Campus conservation

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Campus conservation

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Smart utility management

A variety of energy saving initiatives have been implemented campus-wide by Asset Management Services (AMS), which have achieved significant environmental and financial savings. This includes utility cost savings of $1.5 million since 2012 and over 7,140 tco2-e emissions.

Building Management System (BMS)

An integrated Building Management System was implemented to provide real-time data on energy and water consumption for all individual buildings; giving an understanding of how electricity, mains water, recycled water and chilled water are used across the Sippy Downs campus. This enables real-time analysis of power and water use for reporting purposes and communications.

SMART meters

Power and water usage in all buildings on campus is centrally monitored by Asset Management Services. SMART meters are installed in all buildings on campus, with data collected from the meters fed back to a desktop application that allows real-time analysis of power and water usage.

The reports generated from the collated data are used to identify trends in power and water consumption, which can then be used to identify future conservation opportunities.

Air-conditioning control

Much of the air-conditioning on campus is centrally monitored. This allows for better control, energy saving and quicker response time for breakdowns as a result of the system’s early warning capabilities.

The air-conditioning in the larger lecture theatres is being converted to a movement detection system rather than the current time schedule that operates continuously during teaching hours. This will result in significant power saving and removes the requirement for scheduling air-conditioning for after-hours events.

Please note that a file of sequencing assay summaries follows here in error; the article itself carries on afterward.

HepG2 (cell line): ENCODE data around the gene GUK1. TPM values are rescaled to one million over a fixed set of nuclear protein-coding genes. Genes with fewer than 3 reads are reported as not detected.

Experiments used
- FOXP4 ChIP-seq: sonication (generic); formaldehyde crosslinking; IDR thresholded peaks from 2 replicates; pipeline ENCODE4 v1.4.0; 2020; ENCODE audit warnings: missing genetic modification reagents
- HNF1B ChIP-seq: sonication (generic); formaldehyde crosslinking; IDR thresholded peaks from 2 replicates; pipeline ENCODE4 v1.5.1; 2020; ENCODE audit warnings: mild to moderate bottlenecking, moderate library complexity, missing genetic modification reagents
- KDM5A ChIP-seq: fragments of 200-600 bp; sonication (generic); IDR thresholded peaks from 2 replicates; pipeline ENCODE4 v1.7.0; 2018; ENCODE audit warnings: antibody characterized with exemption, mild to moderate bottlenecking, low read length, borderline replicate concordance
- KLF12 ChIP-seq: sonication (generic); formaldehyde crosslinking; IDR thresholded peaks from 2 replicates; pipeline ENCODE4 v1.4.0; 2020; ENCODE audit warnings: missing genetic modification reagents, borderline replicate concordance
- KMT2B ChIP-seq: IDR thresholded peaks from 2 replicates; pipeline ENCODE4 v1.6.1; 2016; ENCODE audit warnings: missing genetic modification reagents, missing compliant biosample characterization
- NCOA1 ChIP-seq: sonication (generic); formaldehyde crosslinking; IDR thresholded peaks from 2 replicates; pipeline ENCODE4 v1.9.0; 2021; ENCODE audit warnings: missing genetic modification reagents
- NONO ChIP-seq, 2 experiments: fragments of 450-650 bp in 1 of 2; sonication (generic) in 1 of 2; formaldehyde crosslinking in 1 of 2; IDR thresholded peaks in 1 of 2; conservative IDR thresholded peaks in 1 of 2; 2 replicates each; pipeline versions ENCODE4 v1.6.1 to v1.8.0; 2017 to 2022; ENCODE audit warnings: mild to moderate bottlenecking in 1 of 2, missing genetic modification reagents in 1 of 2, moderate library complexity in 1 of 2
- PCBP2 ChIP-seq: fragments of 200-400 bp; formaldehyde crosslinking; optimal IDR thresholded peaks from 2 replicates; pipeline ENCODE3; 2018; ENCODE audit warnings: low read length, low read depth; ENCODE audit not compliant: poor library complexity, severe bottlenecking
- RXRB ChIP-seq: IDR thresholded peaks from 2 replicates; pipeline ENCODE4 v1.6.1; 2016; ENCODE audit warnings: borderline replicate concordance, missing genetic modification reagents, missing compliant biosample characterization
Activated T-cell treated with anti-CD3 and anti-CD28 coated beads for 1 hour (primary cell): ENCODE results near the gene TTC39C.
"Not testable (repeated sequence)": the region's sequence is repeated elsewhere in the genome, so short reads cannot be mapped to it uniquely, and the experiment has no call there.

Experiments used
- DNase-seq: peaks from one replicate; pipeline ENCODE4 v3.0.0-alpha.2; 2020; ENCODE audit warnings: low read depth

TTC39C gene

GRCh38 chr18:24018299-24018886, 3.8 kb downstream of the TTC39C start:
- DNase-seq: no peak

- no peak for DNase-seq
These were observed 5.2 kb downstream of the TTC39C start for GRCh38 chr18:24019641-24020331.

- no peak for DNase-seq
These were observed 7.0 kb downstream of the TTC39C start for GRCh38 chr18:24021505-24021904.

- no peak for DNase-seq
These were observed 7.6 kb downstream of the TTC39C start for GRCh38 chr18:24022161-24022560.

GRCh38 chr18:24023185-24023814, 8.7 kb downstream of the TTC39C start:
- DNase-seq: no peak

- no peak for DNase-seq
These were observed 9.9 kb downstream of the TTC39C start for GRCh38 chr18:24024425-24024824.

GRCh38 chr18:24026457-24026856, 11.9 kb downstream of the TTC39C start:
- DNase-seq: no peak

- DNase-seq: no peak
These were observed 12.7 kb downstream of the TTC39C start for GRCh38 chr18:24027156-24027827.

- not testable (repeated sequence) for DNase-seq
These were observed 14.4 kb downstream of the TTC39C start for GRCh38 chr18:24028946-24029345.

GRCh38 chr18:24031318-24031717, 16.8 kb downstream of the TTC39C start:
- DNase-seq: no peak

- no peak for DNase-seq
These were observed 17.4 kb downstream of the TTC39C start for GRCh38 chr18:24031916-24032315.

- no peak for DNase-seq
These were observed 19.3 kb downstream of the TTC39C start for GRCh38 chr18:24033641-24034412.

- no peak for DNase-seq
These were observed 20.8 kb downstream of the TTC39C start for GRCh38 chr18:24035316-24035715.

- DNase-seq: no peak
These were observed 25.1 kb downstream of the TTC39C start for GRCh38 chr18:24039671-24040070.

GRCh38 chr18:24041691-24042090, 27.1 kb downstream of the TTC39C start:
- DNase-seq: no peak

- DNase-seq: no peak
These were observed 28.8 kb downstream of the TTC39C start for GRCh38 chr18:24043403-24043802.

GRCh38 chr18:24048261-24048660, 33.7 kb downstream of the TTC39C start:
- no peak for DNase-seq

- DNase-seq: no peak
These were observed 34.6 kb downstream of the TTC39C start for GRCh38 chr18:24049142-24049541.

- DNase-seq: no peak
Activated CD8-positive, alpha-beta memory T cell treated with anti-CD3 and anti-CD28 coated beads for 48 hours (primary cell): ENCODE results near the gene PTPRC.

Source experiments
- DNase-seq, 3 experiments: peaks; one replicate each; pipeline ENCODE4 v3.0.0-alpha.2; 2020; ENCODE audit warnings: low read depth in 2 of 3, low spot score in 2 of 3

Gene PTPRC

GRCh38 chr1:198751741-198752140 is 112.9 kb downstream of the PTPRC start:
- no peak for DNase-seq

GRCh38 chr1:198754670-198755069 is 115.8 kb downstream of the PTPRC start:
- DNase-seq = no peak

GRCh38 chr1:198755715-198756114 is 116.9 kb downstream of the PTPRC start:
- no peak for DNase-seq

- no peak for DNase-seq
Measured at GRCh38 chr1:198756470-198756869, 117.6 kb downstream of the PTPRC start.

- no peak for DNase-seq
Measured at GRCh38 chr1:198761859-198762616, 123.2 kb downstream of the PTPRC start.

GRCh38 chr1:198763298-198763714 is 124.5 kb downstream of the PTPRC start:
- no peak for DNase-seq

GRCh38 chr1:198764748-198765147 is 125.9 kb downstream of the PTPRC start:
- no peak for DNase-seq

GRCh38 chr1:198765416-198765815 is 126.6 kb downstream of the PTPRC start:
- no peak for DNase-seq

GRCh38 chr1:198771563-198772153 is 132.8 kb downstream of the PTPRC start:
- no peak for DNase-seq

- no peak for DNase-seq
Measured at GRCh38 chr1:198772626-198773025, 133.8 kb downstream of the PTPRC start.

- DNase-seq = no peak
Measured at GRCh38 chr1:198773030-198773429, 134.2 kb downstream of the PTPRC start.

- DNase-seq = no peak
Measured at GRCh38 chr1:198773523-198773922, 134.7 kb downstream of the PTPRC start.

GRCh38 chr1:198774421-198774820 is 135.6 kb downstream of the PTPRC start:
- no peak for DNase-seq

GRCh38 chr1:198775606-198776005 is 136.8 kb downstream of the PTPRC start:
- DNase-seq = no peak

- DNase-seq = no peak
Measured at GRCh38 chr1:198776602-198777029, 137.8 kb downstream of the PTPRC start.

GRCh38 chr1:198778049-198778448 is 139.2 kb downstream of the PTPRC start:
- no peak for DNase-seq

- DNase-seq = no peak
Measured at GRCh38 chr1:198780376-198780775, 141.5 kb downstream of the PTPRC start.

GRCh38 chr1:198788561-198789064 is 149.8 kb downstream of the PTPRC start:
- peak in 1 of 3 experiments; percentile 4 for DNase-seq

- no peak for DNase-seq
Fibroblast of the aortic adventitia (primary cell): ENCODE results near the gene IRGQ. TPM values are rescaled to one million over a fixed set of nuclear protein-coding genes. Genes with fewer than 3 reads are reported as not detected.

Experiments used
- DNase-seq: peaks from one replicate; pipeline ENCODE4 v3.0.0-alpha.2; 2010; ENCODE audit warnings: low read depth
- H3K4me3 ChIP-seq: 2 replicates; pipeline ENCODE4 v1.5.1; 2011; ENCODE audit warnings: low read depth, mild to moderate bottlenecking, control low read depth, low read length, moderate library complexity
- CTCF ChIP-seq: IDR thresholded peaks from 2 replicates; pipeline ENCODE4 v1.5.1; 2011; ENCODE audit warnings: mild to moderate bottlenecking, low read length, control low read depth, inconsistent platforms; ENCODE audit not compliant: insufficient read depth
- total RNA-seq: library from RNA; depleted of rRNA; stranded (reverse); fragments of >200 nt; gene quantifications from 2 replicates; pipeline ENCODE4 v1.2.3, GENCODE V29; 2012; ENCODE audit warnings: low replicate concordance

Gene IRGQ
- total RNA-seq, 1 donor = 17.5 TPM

Conventional refrigeration air conditioning systems have been replaced with energy-efficient chilled water systems. Spiral filters are being implemented in the chilled water systems to increase efficiency by around 10% through the removal of excess dirt, air and metals from the water.

Chilled water

Variable speed pumps and smart controls have been added so chilled water is pumped at a rate consistent with the demand for air-conditioning, allowing a significant reduction of power used in times of low demand. This has led to ongoing savings of $38,535/year.

Smart CO2 sensors

Smart CO2 sensor controls were added to the campus air-conditioning system which sense the people load according to the amount of CO2 in the return air path and adjusts the supply of the air-conditioning accordingly. This has resulted in significant power savings as the cooling requirements are dependent on the number of people occupying the space at one time which removes the need for continuous cooling day and night. This has achieved an average saving in energy use of 50% for each upgraded building.

Lighting

On-campus wayfinding lighting has been replaced with more energy efficient LED street lights, and T5 low energy fluoro tubes are in use across campus. These draw around 30 watts compared to 100-plus watts in conventional fluoro tubes.

The University has replaced all exit and evacuation lights with a system that provides 24/7 monitoring and eliminates the need for contractors to test and maintain the system.

High-level openings in the Sport Stadium allow additional daylight and exhaust of hot air, while split circuits allow for varied lighting levels.

Electricity 

In April 2015, the University combined all separate electricity meters into one virtual meter which created one account and one lower rate demand charge being payable per month. This resulted in the continuation of reduced electricity bills with a saving of up to $50,000/year for the Sippy Downs campus.

Contestable energy market

The University undertook negotiations with a number of Australian electricity retailers in 2012 which has brought a significant reduction of the amount payable per kilowatt hour (kWh); up to a 78% reduction for peak rates and a 66% for non-peak rates.

Water usageWater Bubbler MM 16

Treatment plant